I asked myself how can I improve, what habits can I change, and how can I be the person I want to be. I actively have changed and attribute a lot of my success today to those times. 

Reflection is important. It makes us self aware. 

By asking yourself these questions, you can figure out if the things you are doing are actually worth it. 

Figure out what will make you feel better and how you can get there. 

Remove the pressures.

Remember we’re focusing on the internal here.

“After taking these steps, it’s ok if you realize all you want to do is spend your days watching Netflix.”

Find your why (the most important one)

If you don’t read anything else, be sure to read this section.

We’ve all heard this phrase.

Do we understand it? 

You’re probably used to hearing these reasons all around you. 

“I workout because I want abs.” 

Maybe, you hear more complex ones. 

“I study three hours per day because I need good grades to get into med school.” 

These are fine. 

For the short term, at least. 

After that rush of initial motivation dies out, you’re back at square one. 

Your “why” should be about you. 

Why do YOU want to do what you think you should be doing?

Why do YOU want to apply to jobs, study more, or eat healthier? 

Your why should be tied to your values and the life you want for yourself. 

How does this play out? 

Let’s take Gina again. 

She realizes that she hates green smoothies and Zoom zaps her energy. She can’t just skip class, but she can figure out why she goes. 

This is not about mindset hacks and all that. 

This is about digging deep and figuring out what is best for you.

By all means, this is not easy during a pandemic. Let alone, during normal times. 

Gina realizes she wants to feel more energized throughout the day to feel more confident in herself.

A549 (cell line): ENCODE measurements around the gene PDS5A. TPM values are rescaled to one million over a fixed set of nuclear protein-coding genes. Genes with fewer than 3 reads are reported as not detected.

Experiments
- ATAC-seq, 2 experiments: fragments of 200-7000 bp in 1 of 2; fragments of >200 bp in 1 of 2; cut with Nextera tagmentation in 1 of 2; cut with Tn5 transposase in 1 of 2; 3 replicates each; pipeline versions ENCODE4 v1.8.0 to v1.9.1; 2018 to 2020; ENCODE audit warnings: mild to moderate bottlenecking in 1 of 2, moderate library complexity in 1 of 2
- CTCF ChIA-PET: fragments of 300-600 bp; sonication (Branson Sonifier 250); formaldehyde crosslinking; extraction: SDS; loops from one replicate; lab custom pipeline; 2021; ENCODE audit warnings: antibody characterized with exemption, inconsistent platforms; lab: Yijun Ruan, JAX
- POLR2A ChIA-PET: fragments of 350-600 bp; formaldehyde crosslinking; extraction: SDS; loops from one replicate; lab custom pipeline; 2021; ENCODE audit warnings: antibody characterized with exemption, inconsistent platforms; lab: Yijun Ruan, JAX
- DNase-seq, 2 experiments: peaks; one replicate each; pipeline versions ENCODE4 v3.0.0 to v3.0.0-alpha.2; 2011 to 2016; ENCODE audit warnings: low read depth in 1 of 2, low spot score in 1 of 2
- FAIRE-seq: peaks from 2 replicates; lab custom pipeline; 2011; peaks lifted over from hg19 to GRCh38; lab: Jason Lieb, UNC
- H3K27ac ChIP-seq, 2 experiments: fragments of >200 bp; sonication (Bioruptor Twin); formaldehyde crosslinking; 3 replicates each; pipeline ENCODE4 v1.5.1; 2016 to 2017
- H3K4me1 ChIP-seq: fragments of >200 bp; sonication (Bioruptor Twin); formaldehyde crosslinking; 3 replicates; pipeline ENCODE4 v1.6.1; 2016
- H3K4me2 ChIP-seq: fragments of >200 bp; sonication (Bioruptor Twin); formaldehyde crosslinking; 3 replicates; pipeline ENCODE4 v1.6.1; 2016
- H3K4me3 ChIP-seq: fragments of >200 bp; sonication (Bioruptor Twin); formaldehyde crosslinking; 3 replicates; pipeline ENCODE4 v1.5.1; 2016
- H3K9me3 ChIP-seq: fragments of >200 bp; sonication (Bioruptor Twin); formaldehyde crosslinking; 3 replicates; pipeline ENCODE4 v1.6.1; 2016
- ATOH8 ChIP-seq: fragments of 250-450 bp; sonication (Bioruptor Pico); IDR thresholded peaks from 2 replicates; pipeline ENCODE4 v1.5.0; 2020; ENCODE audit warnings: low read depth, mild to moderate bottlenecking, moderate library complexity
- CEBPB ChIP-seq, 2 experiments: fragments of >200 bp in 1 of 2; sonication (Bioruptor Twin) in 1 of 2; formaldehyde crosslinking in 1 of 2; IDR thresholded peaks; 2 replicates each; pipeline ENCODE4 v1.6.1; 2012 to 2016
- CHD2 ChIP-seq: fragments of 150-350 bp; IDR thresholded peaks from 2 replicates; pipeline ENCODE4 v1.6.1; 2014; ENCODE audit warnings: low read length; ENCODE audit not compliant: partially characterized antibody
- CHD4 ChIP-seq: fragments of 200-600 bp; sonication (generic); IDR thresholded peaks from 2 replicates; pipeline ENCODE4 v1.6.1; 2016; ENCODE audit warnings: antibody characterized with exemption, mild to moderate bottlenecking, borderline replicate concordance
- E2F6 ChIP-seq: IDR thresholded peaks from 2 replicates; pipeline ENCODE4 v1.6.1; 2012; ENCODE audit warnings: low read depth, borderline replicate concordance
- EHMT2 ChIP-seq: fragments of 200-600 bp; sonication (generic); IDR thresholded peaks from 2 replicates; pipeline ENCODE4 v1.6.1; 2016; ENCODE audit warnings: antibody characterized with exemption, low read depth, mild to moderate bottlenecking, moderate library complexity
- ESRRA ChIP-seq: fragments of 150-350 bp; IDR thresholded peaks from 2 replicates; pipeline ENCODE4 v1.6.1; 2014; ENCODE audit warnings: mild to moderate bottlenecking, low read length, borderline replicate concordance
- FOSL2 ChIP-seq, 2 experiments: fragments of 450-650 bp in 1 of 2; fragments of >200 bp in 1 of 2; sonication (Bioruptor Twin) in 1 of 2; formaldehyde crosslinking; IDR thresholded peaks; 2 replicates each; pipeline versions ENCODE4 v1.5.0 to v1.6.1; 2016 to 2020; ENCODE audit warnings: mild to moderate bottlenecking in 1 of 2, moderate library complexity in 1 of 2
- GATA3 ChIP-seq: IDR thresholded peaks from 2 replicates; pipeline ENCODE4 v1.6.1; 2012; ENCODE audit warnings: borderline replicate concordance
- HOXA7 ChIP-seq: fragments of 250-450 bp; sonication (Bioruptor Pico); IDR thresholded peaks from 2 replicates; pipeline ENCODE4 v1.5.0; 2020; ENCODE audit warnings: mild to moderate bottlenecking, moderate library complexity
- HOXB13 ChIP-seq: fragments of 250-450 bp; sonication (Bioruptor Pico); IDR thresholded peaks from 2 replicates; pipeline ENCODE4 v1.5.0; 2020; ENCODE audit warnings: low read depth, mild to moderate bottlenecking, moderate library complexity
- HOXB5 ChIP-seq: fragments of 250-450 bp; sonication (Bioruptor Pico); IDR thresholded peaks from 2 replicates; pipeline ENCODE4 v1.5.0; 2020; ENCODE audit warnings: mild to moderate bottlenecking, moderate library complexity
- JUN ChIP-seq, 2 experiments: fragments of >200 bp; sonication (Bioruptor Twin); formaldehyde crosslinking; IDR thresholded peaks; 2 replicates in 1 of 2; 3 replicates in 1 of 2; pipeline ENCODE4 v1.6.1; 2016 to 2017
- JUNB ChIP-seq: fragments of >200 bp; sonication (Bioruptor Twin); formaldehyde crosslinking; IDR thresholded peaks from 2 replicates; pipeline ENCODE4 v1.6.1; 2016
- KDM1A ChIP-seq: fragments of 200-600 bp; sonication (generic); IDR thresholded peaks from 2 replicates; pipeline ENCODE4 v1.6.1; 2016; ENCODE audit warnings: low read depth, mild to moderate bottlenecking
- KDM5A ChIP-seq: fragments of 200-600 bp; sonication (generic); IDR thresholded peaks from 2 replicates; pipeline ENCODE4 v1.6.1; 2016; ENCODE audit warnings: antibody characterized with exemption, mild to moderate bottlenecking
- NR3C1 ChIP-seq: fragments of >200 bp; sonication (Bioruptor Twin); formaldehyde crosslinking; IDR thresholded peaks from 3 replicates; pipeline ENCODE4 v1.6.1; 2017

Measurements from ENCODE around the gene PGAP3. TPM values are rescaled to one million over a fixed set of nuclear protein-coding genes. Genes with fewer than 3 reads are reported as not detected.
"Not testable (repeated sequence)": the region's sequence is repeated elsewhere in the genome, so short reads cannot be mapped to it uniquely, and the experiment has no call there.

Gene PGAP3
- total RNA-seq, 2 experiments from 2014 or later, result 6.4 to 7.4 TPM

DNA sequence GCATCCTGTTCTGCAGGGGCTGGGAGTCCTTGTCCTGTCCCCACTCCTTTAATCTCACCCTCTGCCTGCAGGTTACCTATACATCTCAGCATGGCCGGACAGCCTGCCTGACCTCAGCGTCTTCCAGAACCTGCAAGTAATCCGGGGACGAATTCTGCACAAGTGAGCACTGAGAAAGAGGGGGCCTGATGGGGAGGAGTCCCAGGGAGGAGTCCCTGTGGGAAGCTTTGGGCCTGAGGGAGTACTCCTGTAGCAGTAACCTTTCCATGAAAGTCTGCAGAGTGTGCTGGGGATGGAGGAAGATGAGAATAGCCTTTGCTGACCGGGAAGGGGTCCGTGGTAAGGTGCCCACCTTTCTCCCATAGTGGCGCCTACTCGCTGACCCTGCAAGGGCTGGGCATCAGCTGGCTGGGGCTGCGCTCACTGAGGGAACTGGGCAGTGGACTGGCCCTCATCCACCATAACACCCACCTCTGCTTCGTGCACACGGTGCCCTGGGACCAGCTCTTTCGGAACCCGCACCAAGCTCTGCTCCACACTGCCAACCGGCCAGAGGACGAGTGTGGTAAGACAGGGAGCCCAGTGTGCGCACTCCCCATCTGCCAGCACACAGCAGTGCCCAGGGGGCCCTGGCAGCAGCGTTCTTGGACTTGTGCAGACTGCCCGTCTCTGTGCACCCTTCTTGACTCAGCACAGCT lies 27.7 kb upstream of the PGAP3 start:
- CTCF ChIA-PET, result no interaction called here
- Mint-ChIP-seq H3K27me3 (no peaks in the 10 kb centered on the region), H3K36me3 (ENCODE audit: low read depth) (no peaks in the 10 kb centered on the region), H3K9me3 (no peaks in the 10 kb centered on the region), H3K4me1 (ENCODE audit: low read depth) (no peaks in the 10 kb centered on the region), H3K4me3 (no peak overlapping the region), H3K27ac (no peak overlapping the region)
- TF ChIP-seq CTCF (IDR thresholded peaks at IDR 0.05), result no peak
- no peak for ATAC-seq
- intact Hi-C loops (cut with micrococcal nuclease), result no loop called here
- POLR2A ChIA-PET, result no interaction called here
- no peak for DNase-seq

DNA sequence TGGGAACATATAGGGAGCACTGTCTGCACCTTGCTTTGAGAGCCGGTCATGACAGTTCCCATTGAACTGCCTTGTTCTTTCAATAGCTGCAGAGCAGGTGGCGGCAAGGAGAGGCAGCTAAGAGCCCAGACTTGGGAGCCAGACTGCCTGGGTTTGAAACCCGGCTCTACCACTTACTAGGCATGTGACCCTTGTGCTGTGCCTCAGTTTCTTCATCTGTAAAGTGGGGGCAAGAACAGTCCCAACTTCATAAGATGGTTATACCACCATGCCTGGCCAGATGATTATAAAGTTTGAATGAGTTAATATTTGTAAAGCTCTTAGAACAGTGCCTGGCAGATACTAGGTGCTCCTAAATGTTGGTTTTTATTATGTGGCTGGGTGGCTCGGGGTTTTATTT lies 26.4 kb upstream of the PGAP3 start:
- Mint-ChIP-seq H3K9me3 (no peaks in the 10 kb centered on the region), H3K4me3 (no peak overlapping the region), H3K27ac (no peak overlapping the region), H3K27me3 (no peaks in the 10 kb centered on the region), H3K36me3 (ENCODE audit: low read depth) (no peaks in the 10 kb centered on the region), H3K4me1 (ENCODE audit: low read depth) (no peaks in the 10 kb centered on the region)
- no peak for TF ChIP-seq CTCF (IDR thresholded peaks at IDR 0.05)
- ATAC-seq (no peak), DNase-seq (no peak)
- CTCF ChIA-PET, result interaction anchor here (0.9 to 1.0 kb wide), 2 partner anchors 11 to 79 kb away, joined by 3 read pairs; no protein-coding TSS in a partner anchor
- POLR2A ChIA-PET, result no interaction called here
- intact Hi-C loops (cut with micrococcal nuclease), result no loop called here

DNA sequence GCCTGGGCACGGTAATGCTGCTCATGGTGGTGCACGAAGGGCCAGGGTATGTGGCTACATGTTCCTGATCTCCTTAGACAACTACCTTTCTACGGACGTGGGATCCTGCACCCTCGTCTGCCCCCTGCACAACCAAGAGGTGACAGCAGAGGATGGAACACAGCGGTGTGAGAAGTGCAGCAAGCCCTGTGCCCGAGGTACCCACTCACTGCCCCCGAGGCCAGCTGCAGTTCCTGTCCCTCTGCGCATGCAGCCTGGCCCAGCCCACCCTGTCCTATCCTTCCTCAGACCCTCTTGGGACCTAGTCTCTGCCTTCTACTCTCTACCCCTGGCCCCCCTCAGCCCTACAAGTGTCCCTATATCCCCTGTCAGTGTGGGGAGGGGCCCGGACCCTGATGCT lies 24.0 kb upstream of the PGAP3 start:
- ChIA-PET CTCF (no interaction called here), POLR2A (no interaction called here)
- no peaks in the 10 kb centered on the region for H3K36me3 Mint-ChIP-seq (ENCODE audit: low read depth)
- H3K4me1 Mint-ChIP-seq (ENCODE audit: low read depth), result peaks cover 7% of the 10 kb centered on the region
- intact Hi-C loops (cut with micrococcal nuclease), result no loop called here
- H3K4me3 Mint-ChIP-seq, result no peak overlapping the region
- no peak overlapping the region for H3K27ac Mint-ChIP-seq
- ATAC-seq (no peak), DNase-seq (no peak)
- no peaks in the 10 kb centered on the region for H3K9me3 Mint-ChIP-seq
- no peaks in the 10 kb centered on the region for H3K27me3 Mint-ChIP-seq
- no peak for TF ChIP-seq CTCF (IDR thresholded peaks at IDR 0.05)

She goes to class, but takes a few screen breaks. She stops drinking green smoothies and has her favorite vegetable salad instead.

With no guilt, she watches Netflix for a bit when she gets stressed. 

Gina feels better now.

This is similar to reflection, and you should definitely be using your reflections to answer these questions. 

Think of reflection as more of a guide to your feelings and why you feel the way you do. 

Finding your why is about assessing your actions. 

Think about what makes you happy and commit to those tasks. 

Happiness takes effort. 

We’re lazy, so focus on the actions that make you happy. 

After taking these steps, it’s ok if you realize all you want to do is spend your days watching Netflix. 

The key is in owning that and being happy with that action. 

It should align with what you want for yourself. 

Focus on a few actions that satisfy your “why” for doing them. 

If you need to do something for your survival or living situation depends on it, that’s a whole different framework. 

“It’s ok to spend your day not doing the things you think you ‘should’ be doing.”

Be Lazy and Trust

I’ll be honest. I’m 21. I don’t have all the answers.

However, I will say that I am experienced in overthinking. I am experienced in reflecting, adjusting, and trying. 

All of the things I’m telling you are things I am trying to do too. 

Life has changed a lot in the last year. 

It’s ok to spend your day not doing the things you think you “should” be doing.